Paul Scholes fears England may struggle to qualify for a future World Cup after their early exit in Brazil.
And the former Manchester United and England star worries the national team's future prospects could diminish.
"From what I've seen we'll be lucky to qualify. I fear England are going the way of the Republic of Ireland, Wales and Scotland," he said.
The 39-year-old believes Football Association chairman Greg Dyke's proposed changes to the league system has little hope of achieving its stated intent of helping England win the World Cup in 2022.
The FA commission recommended the creation of a new tier within the Football League to accommodate Premier League B teams, a ban on non-European Union players outside of the top flight and a reduction in non-home-grown players in Premier League squads.
But Scholes says England will continue to struggle unless Premier League clubs promote home-grown talent over "average" foreign imports.
A State of the Game study for BBC Sport in October 2013 found English footballers account for less than a third of all the minutes played in the Premier League.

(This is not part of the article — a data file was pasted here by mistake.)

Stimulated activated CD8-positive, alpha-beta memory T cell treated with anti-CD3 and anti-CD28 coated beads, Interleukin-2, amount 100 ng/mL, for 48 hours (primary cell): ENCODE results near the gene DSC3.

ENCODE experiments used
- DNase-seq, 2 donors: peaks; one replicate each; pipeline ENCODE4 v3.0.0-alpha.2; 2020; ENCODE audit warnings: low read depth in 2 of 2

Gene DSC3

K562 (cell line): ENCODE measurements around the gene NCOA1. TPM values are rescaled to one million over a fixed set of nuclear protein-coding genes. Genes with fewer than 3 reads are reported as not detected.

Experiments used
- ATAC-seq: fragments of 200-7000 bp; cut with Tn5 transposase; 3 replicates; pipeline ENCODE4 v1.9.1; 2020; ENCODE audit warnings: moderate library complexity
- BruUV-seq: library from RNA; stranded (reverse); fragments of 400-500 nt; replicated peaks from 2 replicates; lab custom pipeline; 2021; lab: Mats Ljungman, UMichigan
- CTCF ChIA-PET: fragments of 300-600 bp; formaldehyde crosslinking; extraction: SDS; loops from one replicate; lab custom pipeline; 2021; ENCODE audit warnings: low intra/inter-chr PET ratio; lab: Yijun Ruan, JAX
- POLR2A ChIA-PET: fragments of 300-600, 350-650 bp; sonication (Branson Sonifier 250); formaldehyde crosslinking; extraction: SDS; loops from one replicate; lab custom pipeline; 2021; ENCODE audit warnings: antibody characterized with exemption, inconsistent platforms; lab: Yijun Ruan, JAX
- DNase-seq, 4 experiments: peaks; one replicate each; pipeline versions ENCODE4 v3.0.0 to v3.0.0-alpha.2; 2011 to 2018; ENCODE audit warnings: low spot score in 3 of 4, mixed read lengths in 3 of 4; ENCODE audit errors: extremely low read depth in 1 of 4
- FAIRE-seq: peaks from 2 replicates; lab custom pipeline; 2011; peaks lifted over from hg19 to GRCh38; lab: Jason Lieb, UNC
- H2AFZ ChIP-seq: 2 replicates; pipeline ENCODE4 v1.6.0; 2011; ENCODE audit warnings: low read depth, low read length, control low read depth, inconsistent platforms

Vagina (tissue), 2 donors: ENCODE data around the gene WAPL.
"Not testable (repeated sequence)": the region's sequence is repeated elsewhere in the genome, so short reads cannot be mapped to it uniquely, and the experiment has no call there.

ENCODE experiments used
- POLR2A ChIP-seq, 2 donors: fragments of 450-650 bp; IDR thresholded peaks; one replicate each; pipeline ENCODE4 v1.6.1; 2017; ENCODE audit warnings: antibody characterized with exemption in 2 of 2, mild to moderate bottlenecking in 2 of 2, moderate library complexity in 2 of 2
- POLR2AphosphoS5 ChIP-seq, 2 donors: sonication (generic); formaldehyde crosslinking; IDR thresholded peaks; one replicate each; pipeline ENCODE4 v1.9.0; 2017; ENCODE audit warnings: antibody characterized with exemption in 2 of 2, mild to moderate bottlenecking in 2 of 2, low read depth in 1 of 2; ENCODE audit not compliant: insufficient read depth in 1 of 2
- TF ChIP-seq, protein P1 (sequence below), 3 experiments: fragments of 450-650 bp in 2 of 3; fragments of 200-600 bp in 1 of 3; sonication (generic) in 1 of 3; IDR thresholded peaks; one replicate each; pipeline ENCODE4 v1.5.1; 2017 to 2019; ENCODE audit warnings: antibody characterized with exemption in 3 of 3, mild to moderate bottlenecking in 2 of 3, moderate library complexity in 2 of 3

"English players are not getting enough first-team time in the Premier League," Scholes added on his Paddy Power blog.
"We're going backwards from 1990 and the era of Paul Gascoigne and that 'conveyor belt of talent'.
"Simply, the Premier League is riddled with average foreign players. This is having such a detrimental effect on the first-team opportunities for young English talent, and our international results."
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After England's solitary point in the 2014 Fifa World Cup Scholes is surprised at how little criticism has been directed at manager Roy Hodgson compared to his predecessor after the 2010 tournament.
"Roy Hodgson is a likeable man who's very good with the press," he added.
"But if this was Fabio Capello he'd be getting pelters."
Scholes announced his retirement from football for a second time in May 2013 at the age of 38.
He first ended his career at the end of the 2010-11 season but returned to the side in January 2012 after admitting he missed playing.
He retired from international football in 2004 and later blamed "selfish" players who put "personal glory above England" for his decision.